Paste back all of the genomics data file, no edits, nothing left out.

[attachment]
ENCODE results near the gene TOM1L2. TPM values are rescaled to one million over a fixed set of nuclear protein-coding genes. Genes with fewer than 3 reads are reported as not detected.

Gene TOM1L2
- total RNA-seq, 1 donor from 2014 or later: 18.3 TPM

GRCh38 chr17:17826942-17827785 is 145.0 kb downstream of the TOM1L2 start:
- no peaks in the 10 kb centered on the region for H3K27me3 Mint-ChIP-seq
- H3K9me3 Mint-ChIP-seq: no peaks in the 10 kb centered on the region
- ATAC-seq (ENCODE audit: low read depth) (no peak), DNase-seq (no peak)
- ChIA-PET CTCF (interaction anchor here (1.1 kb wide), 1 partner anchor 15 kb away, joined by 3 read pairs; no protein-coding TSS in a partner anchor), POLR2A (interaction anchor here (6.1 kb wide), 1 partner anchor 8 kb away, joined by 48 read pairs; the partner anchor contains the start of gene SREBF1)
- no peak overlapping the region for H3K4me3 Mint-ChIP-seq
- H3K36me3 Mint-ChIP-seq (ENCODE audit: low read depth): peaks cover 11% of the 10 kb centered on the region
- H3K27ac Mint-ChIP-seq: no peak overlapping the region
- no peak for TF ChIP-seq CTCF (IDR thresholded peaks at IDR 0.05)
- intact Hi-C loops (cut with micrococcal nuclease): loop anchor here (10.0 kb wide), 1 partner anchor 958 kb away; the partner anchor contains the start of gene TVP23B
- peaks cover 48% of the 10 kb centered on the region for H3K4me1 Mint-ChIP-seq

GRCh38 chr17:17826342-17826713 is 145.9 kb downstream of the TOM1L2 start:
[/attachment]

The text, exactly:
ENCODE results near the gene TOM1L2. TPM values are rescaled to one million over a fixed set of nuclear protein-coding genes. Genes with fewer than 3 reads are reported as not detected.

Gene TOM1L2
- total RNA-seq, 1 donor from 2014 or later: 18.3 TPM

GRCh38 chr17:17826942-17827785 is 145.0 kb downstream of the TOM1L2 start:
- no peaks in the 10 kb centered on the region for H3K27me3 Mint-ChIP-seq
- H3K9me3 Mint-ChIP-seq: no peaks in the 10 kb centered on the region
- ATAC-seq (ENCODE audit: low read depth) (no peak), DNase-seq (no peak)
- ChIA-PET CTCF (interaction anchor here (1.1 kb wide), 1 partner anchor 15 kb away, joined by 3 read pairs; no protein-coding TSS in a partner anchor), POLR2A (interaction anchor here (6.1 kb wide), 1 partner anchor 8 kb away, joined by 48 read pairs; the partner anchor contains the start of gene SREBF1)
- no peak overlapping the region for H3K4me3 Mint-ChIP-seq
- H3K36me3 Mint-ChIP-seq (ENCODE audit: low read depth): peaks cover 11% of the 10 kb centered on the region
- H3K27ac Mint-ChIP-seq: no peak overlapping the region
- no peak for TF ChIP-seq CTCF (IDR thresholded peaks at IDR 0.05)
- intact Hi-C loops (cut with micrococcal nuclease): loop anchor here (10.0 kb wide), 1 partner anchor 958 kb away; the partner anchor contains the start of gene TVP23B
- peaks cover 48% of the 10 kb centered on the region for H3K4me1 Mint-ChIP-seq

GRCh38 chr17:17826342-17826713 is 145.9 kb downstream of the TOM1L2 start: